There are in fact so many flaws in this paper, this review could go on for pages and pages, but let's try to get to the bottom line by looking at the authors’ conclusions:


“Glyphosate residue could reach humans and animals through feed and excreted in urine. Presence of glyphosate in urine and its accumulation in animal tissues is alarming even at low concentrations. Unknown impacts of glyphosate on human and animal health warrants further investigations of glyphosate residues in vertebrates and other non-target organisms.”


Well, it’s certainly true that if glyphosate is used in agriculture, one might reasonably expect to find trace amounts of glyphosate in food and feed. The question is, are those levels of concern? The answer to that is no, but the authors want you to believe that any chemical is of concern, no matter how little of it is present. In the second sentence of the conclusions, they state that the mere presence of glyphosate is alarming, even when expert medical toxicologists and hundreds of other research papers have concluded that they are of no concern. Moreover, although the authors use the word “accumulation,” glyphosate has not been shown to accumulate in this paper. Glyphosate is very water-soluble, is rapidly excreted in urine and does not accumulate in the body. The authors chose that word because they know we are all concerned about chemicals that accumulate in our bodies. They are trying to scare us. The authors conclude by forecasting “unknown impacts,” but this statement ignores 30-40 years of safety research on glyphosate that demonstrates its low toxicity and relative safety. The conclusions are, however, a perfect scary sound bite for a reporter who doesn’t bother to read the fine print.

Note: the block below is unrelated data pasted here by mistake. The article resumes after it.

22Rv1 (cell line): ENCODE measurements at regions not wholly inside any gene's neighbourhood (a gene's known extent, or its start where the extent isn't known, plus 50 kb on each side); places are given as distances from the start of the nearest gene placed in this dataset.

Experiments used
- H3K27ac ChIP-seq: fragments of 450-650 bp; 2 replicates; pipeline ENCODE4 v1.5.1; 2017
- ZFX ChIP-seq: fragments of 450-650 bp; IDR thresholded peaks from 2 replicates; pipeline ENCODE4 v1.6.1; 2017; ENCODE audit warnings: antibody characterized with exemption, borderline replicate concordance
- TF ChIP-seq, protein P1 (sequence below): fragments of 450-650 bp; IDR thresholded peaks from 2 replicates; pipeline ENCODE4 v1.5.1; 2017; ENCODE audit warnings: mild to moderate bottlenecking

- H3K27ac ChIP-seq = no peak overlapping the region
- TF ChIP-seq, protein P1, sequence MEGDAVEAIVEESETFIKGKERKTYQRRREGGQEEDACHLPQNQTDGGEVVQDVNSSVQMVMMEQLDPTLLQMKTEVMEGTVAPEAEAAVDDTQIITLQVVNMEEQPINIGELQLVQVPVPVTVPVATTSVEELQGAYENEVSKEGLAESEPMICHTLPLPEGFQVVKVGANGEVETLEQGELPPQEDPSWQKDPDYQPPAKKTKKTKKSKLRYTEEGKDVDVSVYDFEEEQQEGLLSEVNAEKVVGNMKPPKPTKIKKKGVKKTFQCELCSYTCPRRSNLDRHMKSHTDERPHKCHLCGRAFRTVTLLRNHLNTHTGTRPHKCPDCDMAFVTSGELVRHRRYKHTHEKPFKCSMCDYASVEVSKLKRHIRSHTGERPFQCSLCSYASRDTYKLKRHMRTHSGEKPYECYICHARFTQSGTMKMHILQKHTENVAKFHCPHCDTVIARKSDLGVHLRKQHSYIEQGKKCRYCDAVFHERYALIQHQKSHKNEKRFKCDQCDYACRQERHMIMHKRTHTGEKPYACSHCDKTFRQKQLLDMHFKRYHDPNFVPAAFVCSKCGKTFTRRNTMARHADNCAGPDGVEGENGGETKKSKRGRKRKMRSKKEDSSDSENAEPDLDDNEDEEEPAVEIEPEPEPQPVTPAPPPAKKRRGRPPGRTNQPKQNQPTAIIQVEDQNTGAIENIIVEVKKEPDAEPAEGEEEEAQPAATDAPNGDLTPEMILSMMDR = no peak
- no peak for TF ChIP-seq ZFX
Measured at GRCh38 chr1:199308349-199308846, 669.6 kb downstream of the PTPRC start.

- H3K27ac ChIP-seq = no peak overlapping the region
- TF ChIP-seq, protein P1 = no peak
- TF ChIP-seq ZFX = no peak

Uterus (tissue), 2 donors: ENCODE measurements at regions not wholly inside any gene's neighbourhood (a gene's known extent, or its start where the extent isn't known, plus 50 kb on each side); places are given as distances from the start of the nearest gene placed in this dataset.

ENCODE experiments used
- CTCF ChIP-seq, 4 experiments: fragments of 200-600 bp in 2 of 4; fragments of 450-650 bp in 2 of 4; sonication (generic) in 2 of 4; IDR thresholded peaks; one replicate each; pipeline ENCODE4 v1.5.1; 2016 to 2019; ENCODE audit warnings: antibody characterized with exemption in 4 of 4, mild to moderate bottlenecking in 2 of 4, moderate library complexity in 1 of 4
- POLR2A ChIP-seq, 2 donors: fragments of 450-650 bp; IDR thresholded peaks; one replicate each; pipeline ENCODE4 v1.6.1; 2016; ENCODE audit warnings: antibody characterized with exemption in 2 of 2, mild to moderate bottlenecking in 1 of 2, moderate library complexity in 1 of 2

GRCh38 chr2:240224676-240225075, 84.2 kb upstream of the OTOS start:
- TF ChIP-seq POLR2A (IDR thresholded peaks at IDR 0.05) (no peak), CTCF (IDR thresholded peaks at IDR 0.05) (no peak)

To boil all of this down, this is a very flawed paper that makes unsubstantiated claims. This journal is a favorite publication place for environmental advocates. One of the authors has published several other papers that question the safety of glyphosate and has actively campaigned against glyphosate and GM crops. This is a very clear bias. One author claims to be an environmental toxicologist; however, the paper ignores basic principles of toxicology. There have been a number of similarly flawed papers published in recent years that question the safety of glyphosate.


It is important in science and for public safety to constantly question and reexamine the safety of chemicals to which we are all exposed. It is equally important, however, that we hold all papers to standards of quality, accuracy and thoroughness. The recent trend of publishing papers solely intended to discredit chemicals or technologies distracts us from paying attention to real risks and diverts science from doing relevant risk research. They waste scarce resources, since regulators and scientists must analyze and respond to their claims. Papers such as the one in question are being published for the sole purpose of scaring consumers and should be ignored.